INTERNATIONAL

U.S. may seek damages from China

President says many options on the table to hold Beijing accountable, draws an angry response

U.S. President Donald Trump suggested he may seek damages from China over the COVID-19 pandemic, which began in the Chinese city of Wuhan and spread around the world, prompting a furious response from Beijing on Tuesday.

Beijing and Washington have clashed repeatedly over the outbreak as tensions have soared between the world’s two biggest economic powers.

“We are not happy with China,” Mr. Trump said at a White House briefing on Monday. “We are not happy with that whole situation because we believe it could have been stopped at the source.

“It could have been stopped quickly and it wouldn’t have spread all over the world,” he said, saying there were many options to “hold them accountable”.

Mr. Trump was asked about a recent German newspaper editorial, which called on China to pay Germany $165 billion in reparations because of economic damage due to the virus.

Asked if the U.S. would consider doing the same, Mr. Trump said “we can do something much easier than that.”

Tensions and doubt

“Germany is looking at things, we are looking at things,” he said. “We haven’t determined the final amount yet,” Mr. Trump said.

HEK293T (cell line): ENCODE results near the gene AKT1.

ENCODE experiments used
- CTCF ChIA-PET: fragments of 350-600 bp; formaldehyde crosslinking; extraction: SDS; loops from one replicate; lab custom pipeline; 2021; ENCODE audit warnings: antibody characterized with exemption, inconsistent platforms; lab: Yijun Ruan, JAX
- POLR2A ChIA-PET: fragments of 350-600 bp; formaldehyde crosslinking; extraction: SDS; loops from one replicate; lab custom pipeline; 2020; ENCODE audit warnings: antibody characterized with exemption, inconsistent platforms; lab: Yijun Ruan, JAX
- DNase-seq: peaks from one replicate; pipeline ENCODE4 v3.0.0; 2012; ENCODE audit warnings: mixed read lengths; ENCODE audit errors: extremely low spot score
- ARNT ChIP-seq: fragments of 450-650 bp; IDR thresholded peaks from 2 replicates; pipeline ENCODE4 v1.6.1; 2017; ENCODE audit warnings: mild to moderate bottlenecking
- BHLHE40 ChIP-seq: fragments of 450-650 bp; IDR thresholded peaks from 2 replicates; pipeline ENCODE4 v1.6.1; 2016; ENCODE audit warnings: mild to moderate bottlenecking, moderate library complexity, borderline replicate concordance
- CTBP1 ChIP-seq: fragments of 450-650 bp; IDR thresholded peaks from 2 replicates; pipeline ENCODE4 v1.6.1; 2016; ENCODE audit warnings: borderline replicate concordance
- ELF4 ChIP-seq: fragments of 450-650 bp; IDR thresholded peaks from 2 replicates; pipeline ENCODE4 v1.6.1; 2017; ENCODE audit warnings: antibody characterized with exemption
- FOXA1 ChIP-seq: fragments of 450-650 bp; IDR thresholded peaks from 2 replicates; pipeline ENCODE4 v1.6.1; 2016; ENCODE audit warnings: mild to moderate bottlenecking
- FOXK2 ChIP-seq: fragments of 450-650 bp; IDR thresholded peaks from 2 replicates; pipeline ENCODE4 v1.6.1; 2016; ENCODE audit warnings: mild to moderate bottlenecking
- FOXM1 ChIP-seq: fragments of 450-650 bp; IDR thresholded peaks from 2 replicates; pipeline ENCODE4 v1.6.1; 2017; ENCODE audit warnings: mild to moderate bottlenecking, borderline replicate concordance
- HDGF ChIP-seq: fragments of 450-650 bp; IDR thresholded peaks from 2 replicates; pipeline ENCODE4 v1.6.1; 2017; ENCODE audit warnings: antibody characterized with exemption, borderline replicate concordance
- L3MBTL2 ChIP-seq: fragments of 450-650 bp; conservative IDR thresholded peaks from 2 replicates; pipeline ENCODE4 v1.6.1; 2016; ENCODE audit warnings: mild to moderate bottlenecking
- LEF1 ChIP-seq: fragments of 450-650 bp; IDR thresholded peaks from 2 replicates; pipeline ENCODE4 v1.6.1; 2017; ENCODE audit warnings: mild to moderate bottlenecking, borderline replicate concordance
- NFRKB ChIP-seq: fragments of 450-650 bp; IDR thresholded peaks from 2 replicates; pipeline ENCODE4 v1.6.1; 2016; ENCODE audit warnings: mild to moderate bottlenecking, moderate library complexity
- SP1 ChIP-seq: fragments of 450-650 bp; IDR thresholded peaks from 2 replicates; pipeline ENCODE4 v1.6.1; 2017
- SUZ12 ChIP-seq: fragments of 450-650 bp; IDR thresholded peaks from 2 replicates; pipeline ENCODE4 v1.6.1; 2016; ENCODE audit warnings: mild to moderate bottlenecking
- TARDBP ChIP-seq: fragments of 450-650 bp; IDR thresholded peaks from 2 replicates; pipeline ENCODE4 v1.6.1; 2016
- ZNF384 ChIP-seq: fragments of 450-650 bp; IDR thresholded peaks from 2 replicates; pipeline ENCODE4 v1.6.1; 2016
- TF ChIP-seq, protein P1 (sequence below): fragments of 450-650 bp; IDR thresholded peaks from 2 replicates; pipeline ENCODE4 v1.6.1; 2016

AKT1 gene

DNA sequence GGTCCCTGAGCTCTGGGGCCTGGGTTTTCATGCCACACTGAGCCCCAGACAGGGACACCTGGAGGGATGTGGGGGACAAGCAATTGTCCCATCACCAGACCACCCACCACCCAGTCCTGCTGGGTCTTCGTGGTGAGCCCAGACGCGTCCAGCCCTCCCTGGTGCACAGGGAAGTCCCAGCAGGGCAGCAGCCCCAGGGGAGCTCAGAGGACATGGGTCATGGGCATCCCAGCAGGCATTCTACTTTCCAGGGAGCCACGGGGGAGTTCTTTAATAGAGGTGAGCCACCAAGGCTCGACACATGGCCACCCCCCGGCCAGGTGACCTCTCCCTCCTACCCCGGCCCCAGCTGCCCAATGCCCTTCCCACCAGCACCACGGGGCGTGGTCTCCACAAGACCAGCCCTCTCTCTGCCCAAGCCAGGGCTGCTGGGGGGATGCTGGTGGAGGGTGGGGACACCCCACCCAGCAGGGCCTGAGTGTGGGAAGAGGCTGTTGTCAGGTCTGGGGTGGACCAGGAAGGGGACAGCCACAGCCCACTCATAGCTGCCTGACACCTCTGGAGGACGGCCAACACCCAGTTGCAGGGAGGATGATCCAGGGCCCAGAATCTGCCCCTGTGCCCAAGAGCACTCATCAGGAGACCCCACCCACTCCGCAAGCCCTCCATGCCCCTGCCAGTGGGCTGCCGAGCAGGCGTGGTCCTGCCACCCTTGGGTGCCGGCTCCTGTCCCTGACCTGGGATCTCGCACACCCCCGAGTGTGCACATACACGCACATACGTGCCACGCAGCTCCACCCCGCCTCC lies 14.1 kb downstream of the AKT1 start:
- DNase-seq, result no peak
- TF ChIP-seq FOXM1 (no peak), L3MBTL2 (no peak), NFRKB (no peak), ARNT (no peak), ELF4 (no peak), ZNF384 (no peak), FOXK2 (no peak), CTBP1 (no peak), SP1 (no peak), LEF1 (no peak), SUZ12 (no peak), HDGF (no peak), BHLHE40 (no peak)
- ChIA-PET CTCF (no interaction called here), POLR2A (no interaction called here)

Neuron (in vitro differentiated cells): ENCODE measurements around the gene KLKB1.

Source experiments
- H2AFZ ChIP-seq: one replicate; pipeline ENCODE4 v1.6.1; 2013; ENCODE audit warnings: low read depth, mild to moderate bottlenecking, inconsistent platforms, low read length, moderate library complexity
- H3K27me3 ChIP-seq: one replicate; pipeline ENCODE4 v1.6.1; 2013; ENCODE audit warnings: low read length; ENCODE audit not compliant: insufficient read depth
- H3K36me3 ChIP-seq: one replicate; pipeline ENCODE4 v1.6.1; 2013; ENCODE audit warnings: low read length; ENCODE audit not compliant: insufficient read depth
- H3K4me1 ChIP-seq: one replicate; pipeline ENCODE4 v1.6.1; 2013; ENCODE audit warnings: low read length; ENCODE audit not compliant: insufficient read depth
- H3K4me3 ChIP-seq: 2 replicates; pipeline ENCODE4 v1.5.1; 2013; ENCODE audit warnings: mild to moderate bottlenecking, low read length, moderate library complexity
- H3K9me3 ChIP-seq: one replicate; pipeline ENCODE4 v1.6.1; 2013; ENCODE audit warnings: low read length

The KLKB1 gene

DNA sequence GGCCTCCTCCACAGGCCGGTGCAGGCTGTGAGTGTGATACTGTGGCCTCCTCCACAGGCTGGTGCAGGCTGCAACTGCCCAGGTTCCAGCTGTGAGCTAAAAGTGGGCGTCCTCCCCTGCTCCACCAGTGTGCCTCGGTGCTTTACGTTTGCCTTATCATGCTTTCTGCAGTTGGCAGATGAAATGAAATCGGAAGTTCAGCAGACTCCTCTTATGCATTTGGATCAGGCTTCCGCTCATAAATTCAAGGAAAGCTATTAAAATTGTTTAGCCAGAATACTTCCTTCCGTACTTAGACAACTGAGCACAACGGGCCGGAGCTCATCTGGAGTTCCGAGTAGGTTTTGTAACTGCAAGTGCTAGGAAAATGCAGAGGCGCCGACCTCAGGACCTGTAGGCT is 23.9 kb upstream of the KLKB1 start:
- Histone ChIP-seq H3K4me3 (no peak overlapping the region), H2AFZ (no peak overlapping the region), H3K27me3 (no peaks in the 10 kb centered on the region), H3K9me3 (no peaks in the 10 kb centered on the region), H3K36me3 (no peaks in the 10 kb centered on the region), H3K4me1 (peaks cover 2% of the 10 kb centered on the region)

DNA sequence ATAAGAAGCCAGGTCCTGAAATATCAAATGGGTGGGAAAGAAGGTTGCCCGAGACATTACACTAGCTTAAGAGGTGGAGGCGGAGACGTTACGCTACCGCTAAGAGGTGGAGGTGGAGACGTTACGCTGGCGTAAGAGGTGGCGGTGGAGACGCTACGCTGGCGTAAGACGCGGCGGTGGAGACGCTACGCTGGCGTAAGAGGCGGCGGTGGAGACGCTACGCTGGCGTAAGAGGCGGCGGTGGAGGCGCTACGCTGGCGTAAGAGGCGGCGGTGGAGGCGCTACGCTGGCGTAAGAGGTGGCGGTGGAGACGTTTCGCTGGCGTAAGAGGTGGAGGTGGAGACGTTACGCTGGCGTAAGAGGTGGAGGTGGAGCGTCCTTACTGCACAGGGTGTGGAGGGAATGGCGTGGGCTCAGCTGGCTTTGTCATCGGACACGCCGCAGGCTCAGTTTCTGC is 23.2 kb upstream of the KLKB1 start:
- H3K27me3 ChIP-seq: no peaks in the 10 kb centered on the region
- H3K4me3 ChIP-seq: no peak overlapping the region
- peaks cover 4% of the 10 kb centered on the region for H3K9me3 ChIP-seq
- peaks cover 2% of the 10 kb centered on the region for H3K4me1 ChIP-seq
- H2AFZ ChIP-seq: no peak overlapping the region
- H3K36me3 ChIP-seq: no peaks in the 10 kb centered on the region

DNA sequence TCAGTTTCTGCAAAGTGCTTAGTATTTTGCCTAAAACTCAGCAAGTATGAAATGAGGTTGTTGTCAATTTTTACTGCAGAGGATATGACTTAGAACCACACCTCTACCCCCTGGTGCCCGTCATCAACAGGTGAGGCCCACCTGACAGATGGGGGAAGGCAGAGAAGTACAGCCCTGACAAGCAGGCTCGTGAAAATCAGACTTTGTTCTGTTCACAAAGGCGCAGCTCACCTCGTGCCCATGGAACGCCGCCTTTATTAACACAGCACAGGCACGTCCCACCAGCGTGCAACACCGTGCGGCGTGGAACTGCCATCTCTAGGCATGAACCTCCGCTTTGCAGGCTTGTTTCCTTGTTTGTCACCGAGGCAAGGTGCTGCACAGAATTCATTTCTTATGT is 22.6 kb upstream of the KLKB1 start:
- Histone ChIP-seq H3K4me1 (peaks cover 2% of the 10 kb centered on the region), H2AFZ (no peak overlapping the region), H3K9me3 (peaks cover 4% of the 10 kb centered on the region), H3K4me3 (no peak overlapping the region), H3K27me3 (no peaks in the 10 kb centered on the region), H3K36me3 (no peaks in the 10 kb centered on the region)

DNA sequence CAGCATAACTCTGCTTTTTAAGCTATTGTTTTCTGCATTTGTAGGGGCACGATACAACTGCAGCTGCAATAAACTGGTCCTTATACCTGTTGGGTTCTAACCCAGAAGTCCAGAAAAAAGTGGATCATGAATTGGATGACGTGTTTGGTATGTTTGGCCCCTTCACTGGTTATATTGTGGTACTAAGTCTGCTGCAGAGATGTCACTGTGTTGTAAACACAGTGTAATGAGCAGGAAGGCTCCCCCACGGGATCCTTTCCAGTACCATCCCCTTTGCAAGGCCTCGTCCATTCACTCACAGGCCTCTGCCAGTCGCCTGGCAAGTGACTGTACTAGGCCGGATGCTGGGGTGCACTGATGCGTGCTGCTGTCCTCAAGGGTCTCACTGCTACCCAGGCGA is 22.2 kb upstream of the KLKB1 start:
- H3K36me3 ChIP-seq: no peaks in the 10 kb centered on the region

In Beijing, a Foreign Ministry spokesman on Tuesday accused U.S. politicians of “telling barefaced lies”, without naming Trump specifically, and of ignoring their “own serious problems”.

“American politicians have repeatedly ignored the truth and have been telling barefaced lies,” Geng Shuang told reporters at a regular press briefing.

“They have only one objective: shirk their responsibility for their own poor epidemic prevention and control measures, and divert public attention.”

Mr. Geng said U.S. politicians should “reflect on their own problems and find ways to contain the outbreak as quickly as possible.”

There have been nearly a million infections with more than 56,000 coronavirus-related deaths in the U.S. and the pandemic has shut down huge swathes of the economy.

In China, the outbreak seems to be under control with no new deaths reported for 13 straight days and the toll standing at 4,633 — although several countries have cast doubt over whether the numbers are accurate.

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